Cop shows: they normalize white privilege in an unjust criminal system, they taint jury pools in a fashion that is surely an under appreciated threat to our democracy, they glamorize state violence while depriving the viewers of any context through which to comprehend the meaning and extent of structural violence, and they are just so damn fun to watch!
Really, I watch almost every cop show I can find, from the very best (The Wire, obviously) to the very worst (Blue Bloods), from the British to the remake of the British, from the repetitive (any Law & Order) to the creative (Southland). And, all of these shows have their problems. Even The Wire depicts a Baltimore PD that leaves us with a minimal understanding of either the depth of the corruption depicted in the single example of the Adnan Syed police investigation and trial (don't just listen to Serial, but also Undisclosed, especially episode 9, "Charm City" where they show how many other investigations follow the same illegal patterns that surely put the wrong people in jail [or, read the preview of that episode, here]) or the massive structural violence that is railed against in the Freddie Gray protests (for more, see Dave Zirin on The Wire). But, damn, it is just such a good show!
But perhaps the most insidious show on TV--the one cop show to bring them all and in the darkness bind them--is Rizzoli and Isles.
It is basically a cop show made by women, starring women, and clearly targeting women.
Which, given our patriarchal society, means it is really dumbed down, portrays unhealthy body images, and provides two completely different personalities in its two leads, each of which is beholden to worrisome gender norms in completely different ways.
Det. Jane Rizzoli, played by Angie Harmon, is the tomboy turned homicide detective, who is horrible at finding a man, but meets social beauty ideals without even trying (she can eat anything and never gain a pound; she doesn't know a thing about clothes, but always has clothes that fit her slim frame perfectly, etc.).
Dr. Maura Isles, played by Sasha Alexander, is the intellectual, fully employed Chief Medical Examiner of Massachusetts and Boston P.D. forensic expert. She knows literally everything, she is wearing the latest fashion in every scene (clearly spending millions on her clothing), and only her brutal honesty gives her trouble finding a man.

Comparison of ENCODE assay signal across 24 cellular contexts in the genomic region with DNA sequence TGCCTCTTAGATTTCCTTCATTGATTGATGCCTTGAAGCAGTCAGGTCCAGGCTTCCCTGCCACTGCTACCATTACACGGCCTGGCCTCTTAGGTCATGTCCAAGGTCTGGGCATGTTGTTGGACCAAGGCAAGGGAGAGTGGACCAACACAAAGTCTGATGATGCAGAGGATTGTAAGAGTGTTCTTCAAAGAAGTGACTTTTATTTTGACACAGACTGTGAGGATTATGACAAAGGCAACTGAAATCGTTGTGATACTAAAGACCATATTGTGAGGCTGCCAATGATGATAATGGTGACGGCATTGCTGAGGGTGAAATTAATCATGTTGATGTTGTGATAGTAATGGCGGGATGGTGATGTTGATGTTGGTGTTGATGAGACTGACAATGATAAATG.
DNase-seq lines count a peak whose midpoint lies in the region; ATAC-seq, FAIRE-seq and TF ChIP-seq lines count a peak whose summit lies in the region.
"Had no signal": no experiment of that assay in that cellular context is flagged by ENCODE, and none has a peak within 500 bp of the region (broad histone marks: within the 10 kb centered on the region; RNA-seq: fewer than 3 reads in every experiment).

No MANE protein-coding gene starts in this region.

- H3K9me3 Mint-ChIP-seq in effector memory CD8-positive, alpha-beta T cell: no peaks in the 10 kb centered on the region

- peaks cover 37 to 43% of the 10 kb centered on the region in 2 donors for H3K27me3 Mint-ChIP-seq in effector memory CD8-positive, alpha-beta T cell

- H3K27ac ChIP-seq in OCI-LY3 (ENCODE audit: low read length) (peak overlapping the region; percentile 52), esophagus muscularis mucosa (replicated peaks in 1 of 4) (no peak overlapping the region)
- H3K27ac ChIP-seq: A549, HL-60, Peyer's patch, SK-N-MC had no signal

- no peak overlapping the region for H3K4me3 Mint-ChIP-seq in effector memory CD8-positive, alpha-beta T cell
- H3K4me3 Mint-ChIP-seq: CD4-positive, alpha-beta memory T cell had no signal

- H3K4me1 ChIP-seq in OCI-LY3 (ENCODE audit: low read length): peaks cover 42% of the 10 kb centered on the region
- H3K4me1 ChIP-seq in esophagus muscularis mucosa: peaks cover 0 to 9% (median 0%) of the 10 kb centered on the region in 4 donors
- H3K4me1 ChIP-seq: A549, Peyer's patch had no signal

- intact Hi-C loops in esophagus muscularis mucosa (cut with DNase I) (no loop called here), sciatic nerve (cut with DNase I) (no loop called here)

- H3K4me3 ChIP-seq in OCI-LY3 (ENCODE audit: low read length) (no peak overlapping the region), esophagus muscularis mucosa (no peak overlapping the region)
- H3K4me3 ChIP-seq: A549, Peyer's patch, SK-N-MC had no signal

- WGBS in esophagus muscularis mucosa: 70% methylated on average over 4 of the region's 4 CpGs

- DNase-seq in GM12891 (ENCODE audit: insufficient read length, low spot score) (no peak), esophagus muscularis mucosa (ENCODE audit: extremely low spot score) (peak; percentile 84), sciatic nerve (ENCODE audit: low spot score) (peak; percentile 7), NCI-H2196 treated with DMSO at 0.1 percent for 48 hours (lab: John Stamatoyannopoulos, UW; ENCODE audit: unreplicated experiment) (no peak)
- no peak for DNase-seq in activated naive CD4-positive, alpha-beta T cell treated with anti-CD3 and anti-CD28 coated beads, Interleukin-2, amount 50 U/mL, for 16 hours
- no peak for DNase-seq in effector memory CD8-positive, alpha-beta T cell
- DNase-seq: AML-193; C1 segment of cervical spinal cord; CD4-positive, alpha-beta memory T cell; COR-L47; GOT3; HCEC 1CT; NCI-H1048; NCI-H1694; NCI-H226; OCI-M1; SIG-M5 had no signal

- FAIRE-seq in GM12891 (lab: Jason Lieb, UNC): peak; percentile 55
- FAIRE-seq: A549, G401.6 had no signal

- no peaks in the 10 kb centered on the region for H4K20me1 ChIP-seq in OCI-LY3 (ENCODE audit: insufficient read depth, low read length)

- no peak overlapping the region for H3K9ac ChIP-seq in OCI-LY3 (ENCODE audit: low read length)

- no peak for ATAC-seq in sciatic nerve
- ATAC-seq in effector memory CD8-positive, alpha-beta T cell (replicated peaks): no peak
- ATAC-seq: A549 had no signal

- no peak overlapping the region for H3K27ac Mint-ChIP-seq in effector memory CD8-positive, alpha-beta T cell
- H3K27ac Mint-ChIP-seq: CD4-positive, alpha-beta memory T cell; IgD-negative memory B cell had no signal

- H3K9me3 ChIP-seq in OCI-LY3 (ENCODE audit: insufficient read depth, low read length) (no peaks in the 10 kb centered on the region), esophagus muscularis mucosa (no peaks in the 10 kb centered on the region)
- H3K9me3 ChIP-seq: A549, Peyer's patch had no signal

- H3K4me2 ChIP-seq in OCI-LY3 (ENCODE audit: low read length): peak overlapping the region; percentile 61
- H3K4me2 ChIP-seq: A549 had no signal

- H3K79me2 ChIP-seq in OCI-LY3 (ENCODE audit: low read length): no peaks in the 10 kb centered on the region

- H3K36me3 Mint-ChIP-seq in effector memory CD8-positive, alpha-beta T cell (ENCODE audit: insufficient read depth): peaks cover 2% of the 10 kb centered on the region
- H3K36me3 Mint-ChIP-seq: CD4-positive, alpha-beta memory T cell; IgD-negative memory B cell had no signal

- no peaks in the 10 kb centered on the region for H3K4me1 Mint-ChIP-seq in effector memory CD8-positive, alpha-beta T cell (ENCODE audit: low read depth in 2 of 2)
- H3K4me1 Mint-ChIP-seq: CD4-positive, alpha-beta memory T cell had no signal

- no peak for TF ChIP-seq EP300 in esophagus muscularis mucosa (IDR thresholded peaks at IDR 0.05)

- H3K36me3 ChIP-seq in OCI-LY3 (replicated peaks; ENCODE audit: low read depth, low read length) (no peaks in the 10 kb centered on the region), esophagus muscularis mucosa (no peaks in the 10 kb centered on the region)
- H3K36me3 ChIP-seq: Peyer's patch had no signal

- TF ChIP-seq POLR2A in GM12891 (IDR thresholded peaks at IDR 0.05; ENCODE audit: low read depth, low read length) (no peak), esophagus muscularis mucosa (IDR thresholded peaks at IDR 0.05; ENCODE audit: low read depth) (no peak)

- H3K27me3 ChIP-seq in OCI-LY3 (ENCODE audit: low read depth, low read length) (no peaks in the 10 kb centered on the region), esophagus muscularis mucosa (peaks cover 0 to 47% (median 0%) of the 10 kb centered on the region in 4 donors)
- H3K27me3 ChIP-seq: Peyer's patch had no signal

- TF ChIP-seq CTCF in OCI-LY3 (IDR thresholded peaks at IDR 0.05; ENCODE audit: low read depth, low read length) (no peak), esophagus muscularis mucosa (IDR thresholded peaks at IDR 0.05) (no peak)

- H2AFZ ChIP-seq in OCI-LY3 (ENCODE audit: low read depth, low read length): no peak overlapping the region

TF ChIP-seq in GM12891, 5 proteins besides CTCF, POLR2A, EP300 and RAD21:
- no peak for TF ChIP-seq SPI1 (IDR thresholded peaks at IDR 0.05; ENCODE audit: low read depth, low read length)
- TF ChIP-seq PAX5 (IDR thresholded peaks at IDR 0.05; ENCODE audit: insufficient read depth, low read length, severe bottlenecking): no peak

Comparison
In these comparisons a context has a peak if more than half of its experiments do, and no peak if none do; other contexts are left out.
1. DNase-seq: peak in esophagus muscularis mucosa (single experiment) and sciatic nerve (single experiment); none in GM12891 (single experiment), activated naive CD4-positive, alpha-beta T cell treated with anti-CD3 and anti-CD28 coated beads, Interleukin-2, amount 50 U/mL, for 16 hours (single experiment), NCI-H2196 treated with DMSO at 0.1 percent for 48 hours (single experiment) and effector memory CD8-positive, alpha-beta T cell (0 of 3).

Two perfect women, but neither able to land a man. But that's okay, because, in spite of having seemingly nothing in common, they are best friends forever!
But what's really important about the show is the background music. As I mentioned, the show is fairly dumbed down, even in the world of cop shows. The background music is a great example since every scene has background music that lets you know what kind of scene it is in the most obvious fashion.
This is most telling, and most insidious, in the scenes when Rizzoli and Isles find the murder victims. As far as I can tell, without exception, each of these scenes follows the same pattern. Rizzoli and Isles arrive at the scene, often at the same time, though sometimes Rizzoli is last to arrive. When they first arrive, the music cues up that the scene is fun, lighthearted, and cute. Wait? What? You ask. Yes, every murder scene starts as cutesy. As soon as Rizzoli or Rizzoli/Isles together arrive, it is time for someone to say something adorable. And, we know this is acceptable because the music moods us into cutesy fun. So, one of the detectives at the scene will open with a joke, or a funny story, or just say something that is as adorable as a puppy that is listening to you with a single ear.
But, don't worry, they haven't forgotten that it is a murder scene. After everyone laughs at whatever cutesy thing is said, with Isles usually rolling her eyes--but in the fun way that says, "I find that funny, but I'm also too smart to find that funny," not in the way that says, "What the hell is wrong with you sick people? This is a murder scene!"--we transition to seriousness. Remember, largely female audience, murder is serious business!
But how is the largely female audience to know? Well, thankfully, the music takes an abrupt change. The characters transition smoothly as if there was nothing wrong with them being cutesy at a murder scene. But, the music tells us that this is now quite serious, just so that we the audience know to transition our viewing posture in unison.
And, of course, it is important to note, this isn't done in some fashion that is meant to subtly shine a light on a morbid sense of cop humor. Instead, it is done to emphasize, as is done throughout the show, how a team of cops don't just work together to bring about justice (and so when you, dear viewer, find yourself on a jury, believe every word they say), but also that they do it as a family.
Even on Blue Bloods, a show about a family of cops, the line between family/friendship and working as cops is clearly drawn. They are serious about catching the right man at work, and every episode ends with a dinner where they all sit down together, discuss the lessons learned from the episode, and parrot rightwing talking points. A real winner of a show, but at least it doesn't depict homicide investigations as mini-parties that allow good friends to get to know each other better.
The depiction on Rizzoli and Isles is clear: cops are just buddies who hang out, always bring criminals to justice with the utmost virtue of character, and women can have it all (the clothes, attain social beauty norms, BFF's, a career [or two], know everything and be good at everything), except get a man.